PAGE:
Annexation – Bills were introduced in the House and Senate that would have made it possible to incorporate a new municipality within one-mile of an existing city or town. The advocates for these bills are not interested in promoting the benefits of municipal government. The purpose is to stymie the natural growth of cities by setting up shadow regimes to block annexation. The Legislature understood this subterfuge, and killed these bills.

Regulatory Certainty – HB-720 provides that developments will proceed under the ordinances, regulations, or rules that were in effect at the time the project application received final approval.

Takings – HB-572 was the latest in a cluster of bills that would supplement the protections in Article V of the Federal Constitution by providing expedited proceedings and bonus compensation for those claiming that a government action diminished the value of their property. The bill was opposed by cities, counties and the state. It was tabled in the House Local Government Committee.

Public Employees and Pensions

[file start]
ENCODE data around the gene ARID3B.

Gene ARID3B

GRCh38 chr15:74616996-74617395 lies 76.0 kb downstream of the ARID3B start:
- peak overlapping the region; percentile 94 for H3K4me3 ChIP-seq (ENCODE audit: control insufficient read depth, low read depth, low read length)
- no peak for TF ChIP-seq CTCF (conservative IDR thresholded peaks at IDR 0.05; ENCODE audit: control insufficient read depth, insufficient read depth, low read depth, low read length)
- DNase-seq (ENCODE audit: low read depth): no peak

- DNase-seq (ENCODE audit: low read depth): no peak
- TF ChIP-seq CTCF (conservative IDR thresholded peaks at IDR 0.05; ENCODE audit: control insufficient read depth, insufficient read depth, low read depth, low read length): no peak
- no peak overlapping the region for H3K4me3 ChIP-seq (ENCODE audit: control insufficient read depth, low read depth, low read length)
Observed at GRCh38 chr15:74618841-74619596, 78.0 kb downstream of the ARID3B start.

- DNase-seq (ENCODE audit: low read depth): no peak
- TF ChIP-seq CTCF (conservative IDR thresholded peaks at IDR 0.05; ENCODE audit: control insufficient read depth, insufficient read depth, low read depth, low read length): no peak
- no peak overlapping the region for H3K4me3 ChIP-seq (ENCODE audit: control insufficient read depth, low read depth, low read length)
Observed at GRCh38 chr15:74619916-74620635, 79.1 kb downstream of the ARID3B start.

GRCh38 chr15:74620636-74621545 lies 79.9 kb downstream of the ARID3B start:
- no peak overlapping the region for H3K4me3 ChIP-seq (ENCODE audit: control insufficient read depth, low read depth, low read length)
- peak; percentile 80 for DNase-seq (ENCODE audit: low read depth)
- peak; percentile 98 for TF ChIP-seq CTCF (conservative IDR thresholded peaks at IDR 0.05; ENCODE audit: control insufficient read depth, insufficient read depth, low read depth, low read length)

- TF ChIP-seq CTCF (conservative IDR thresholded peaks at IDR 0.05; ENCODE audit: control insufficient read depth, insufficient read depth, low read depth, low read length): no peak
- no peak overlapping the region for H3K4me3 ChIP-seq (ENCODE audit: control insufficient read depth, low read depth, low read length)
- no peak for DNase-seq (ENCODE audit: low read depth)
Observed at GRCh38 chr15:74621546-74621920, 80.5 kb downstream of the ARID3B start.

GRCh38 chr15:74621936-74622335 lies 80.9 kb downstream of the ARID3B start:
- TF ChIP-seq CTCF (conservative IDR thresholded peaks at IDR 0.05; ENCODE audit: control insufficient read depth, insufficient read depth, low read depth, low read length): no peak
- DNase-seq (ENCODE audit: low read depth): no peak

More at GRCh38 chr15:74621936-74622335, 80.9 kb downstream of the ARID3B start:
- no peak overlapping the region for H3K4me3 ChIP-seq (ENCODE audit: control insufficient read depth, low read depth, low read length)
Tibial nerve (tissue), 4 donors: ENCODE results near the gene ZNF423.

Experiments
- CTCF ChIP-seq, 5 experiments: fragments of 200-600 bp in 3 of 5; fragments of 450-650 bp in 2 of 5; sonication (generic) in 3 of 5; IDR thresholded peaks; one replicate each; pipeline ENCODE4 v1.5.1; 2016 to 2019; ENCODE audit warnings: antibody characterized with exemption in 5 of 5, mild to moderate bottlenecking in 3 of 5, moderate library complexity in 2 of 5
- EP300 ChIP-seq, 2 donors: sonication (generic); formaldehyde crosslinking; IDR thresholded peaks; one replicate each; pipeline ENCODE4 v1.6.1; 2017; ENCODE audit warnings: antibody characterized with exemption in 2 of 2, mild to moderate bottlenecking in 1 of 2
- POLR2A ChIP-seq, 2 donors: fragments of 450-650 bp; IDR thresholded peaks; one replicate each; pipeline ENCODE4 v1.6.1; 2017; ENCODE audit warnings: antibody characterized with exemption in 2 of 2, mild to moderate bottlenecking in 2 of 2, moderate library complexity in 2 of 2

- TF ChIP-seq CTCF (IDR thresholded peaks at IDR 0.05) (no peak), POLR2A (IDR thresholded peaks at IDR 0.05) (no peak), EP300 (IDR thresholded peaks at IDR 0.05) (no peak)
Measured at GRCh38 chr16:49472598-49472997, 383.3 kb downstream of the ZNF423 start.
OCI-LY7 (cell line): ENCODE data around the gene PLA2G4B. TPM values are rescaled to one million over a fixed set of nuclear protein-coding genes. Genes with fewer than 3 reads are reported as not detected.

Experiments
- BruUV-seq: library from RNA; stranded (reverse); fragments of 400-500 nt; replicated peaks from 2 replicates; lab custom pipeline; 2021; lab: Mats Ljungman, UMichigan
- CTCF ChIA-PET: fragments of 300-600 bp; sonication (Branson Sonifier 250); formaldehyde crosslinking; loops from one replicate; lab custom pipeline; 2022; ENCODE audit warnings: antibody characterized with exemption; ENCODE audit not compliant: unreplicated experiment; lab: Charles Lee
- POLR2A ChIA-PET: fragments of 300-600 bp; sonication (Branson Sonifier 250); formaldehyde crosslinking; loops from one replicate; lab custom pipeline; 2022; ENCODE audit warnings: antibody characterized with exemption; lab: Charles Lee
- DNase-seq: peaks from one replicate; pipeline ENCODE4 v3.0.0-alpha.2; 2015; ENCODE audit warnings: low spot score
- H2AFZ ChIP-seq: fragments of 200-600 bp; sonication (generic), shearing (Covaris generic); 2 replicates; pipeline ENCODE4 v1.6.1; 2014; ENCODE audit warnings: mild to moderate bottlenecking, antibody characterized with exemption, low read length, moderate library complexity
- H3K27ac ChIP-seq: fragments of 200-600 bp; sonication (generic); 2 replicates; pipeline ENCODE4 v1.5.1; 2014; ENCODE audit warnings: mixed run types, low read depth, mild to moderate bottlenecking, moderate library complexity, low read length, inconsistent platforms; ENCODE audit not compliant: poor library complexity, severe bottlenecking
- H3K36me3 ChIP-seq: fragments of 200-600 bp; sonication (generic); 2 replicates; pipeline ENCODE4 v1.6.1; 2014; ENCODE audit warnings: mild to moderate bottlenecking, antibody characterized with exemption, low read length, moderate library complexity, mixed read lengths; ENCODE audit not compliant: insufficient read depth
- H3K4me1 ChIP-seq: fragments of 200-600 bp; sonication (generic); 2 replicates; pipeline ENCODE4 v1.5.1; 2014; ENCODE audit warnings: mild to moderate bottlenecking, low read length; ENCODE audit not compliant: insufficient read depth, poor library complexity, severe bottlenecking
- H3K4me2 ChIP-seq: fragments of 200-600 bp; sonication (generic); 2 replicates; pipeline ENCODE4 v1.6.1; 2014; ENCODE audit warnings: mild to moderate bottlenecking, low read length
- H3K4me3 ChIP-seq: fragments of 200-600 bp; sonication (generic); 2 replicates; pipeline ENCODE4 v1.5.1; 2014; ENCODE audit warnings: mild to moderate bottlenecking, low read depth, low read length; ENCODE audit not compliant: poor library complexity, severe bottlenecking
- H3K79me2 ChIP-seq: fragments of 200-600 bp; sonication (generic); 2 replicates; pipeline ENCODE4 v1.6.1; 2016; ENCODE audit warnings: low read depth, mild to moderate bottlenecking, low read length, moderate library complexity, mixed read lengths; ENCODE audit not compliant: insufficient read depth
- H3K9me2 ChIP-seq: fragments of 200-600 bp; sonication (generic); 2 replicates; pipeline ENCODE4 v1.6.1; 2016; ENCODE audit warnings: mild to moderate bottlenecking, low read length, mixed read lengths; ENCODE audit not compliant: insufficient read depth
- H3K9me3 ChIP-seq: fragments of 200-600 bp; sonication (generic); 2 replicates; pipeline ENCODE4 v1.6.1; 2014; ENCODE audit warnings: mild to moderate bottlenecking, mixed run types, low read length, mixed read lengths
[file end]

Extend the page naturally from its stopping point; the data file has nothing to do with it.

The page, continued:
Volunteer Fire Departments – HB-283 gives cities and towns the option of setting the funding requirements for volunteer firefighter disability and pension accounts through an actuarial study instead of a formula based on the market value of property. This bill assures full funding of the pension accounts and protects cities with relatively high property valuations from overpaying for these programs.

Police Arbitration – HB-483 mandates binding arbitration for police officers in first- and second-class cities. The Legislature rejected arguments that this bill was an infringement on local management authority, and also the suggestion that it should be expanded to include deputy sheriffs, prison guards, highway patrol officers, bill drafters and others in critical positions.